[This article appeared in Italian on MyReviews.it titled “Mega Man 11 – Recensione” .]

Recently Capcom released four collections that covered both Mega Man and the Mega Man X series, testing the relevance of this IP on today’s market. Both new players and old-time fans gathered around this rich compendium of content and both were surely happy to discover that the Japanese company had finally greenlit a new chapter of its beloved series with a modern and sleek aesthetic and new gameplay mechanics.

The eleventh iteration of the historical franchise arrives on current-gen platforms without the supervision of Keiji Inafune, the creator of the series, now busy working in the independent video game industry and recently harshly criticized for his last work, Mighty no.9. This game, developed by Comcept and produced thanks to a successful crowd-funding campaign, went through a long development cycle during which the developers kept promising features to the backers and ended up releasing a game that didn’t meet the high expectations of the fanbase, not even covering all the goals of the crowdfunding; curiously, Comcept also neglected part of the in-game contents to the critics when they received the review copies, me included.

That blank space isn’t my DLC code!

Back to Mega Man 11, according to the director, Koji Oda, the long hiatus of the series was partially due to the departure of Keiji Inafune from Capcom, but the franchise was dormant way before that, with its last episode released in 2010 and a gap of eleven years between the eighth and the ninth iteration. Following some controversial statements, Inafune was stripped from its new series, Dead Rising, after the development was assigned to the Canadian studio of Capcom Vancouver (previously known as Blue Castle Games) and Mega Man Legends 3 for Nintendo 3DS was subsequentially canceled after his departure from Capcom.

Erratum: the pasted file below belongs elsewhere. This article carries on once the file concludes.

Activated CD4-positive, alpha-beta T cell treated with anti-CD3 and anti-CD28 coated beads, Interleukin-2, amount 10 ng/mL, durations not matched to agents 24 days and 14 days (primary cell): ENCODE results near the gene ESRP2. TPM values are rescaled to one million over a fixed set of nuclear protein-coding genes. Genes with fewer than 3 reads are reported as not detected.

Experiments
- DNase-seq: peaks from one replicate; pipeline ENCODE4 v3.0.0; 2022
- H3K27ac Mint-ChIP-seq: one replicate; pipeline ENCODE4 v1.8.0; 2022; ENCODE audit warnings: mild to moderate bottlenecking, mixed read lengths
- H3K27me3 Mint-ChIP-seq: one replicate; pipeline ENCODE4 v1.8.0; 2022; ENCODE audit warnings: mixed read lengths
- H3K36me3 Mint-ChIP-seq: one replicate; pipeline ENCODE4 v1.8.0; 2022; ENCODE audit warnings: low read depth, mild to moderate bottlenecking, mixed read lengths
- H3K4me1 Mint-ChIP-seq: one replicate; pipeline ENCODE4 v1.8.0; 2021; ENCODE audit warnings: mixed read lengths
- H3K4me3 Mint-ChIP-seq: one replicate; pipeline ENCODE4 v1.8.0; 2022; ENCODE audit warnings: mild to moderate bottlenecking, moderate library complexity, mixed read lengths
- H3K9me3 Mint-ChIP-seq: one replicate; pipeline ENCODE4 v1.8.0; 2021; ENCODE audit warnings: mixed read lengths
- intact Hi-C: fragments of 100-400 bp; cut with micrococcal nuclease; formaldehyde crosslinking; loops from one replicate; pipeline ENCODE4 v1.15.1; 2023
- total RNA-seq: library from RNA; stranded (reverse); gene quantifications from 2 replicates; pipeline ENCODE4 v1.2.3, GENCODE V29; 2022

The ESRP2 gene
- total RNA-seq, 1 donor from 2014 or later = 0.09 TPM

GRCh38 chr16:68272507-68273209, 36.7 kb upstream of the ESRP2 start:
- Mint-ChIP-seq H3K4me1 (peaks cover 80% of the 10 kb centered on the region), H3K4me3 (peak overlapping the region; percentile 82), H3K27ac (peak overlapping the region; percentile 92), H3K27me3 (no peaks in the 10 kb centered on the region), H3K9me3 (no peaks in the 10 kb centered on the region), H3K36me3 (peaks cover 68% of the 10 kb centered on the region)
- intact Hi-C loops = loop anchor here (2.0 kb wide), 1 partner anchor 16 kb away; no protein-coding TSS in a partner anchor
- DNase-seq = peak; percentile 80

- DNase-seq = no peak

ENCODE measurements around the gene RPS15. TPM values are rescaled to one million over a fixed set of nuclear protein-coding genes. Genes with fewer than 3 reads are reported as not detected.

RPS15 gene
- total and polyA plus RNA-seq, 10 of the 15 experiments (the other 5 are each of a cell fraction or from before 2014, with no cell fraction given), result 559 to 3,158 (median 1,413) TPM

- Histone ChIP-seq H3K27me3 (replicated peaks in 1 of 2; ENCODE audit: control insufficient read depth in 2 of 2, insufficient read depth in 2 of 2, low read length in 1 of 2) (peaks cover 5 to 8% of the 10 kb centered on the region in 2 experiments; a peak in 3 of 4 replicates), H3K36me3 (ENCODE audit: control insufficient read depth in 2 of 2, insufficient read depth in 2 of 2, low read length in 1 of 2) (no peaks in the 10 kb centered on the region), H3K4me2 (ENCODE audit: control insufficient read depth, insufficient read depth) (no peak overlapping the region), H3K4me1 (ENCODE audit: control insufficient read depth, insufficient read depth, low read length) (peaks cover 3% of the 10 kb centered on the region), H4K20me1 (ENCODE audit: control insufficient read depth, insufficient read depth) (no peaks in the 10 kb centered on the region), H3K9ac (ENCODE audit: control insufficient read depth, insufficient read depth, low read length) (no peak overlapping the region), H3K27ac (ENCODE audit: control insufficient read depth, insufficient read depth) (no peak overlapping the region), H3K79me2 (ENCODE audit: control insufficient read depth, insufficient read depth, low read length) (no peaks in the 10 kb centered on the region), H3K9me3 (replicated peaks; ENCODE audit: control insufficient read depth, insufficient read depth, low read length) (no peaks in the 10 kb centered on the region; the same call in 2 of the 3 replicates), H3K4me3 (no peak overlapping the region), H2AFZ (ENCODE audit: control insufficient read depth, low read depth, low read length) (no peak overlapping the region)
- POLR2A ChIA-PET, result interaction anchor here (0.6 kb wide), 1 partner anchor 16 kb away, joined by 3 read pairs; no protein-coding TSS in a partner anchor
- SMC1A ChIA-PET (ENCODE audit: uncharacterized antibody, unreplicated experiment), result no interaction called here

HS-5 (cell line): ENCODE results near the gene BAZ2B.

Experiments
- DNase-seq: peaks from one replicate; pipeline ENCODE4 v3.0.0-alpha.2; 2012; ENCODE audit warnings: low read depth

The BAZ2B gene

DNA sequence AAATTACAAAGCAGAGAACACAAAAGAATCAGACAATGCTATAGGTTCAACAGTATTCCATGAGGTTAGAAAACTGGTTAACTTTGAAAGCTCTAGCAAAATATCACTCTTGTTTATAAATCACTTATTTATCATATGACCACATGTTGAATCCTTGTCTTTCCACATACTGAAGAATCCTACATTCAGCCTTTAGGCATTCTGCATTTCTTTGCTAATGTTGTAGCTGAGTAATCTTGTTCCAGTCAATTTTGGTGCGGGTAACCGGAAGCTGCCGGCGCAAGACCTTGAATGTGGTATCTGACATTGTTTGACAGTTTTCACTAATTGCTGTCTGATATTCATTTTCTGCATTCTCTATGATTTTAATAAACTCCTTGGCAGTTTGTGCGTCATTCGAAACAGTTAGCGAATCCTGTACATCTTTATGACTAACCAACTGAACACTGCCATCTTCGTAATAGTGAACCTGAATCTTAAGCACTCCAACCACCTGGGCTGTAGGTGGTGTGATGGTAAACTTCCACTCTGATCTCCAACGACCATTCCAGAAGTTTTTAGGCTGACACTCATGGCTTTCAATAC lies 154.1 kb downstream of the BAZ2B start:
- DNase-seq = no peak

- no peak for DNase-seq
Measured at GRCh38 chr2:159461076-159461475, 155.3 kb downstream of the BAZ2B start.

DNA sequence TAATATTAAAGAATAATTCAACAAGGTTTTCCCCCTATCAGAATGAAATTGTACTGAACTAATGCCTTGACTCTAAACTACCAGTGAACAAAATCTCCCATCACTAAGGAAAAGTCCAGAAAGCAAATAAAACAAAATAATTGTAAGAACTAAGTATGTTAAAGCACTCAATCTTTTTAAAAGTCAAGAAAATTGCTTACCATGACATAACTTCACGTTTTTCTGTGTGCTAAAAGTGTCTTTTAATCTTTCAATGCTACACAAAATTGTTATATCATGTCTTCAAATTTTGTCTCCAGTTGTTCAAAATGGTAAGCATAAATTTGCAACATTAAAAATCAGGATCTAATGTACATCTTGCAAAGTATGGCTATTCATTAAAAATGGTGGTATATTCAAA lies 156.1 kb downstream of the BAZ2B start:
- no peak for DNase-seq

The absence of Inafune translates in a video game that does not insist on the path taken by its last two predecessors, published in a period where retro-stylized games were very popular. Mega Man 11 presents itself as a modern product respectful of its glorious and historical past, approaching the new generation of video games using a polygonal aesthetic with a touch of anime charm. And luckily, it puts an end to the mischievous act of capitalizing on the childhood memories of the players.

While respecting the classic structure of 8 levels and 8 bosses to defeat to get their powers and consequentially pursue Dr. Wily in his new, dangerous lair, Mega Man 11 introduces a totally new approach to the action by including the ability to slow down time or enhance the power of Mega Man’s mega buster. These mechanics, combined with a competent (but far from inventive) level design gives new luster to its hardcore gameplay, still rooted in the first half of the 90s. On the other hand it would not be a real chapter of Mega Man if the level of difficulty was not at least challenging, but the steepness of the learning curve can be calibrated according to the needs of the player investing in-game currency in consumables and pieces of equipment between the levels, without mortifying anyone playing the game. Completionists, on the other hand, will have to avoid powering-up their avatar if they want to achieve all the trophies, while long-time fans will certainly find themselves at home.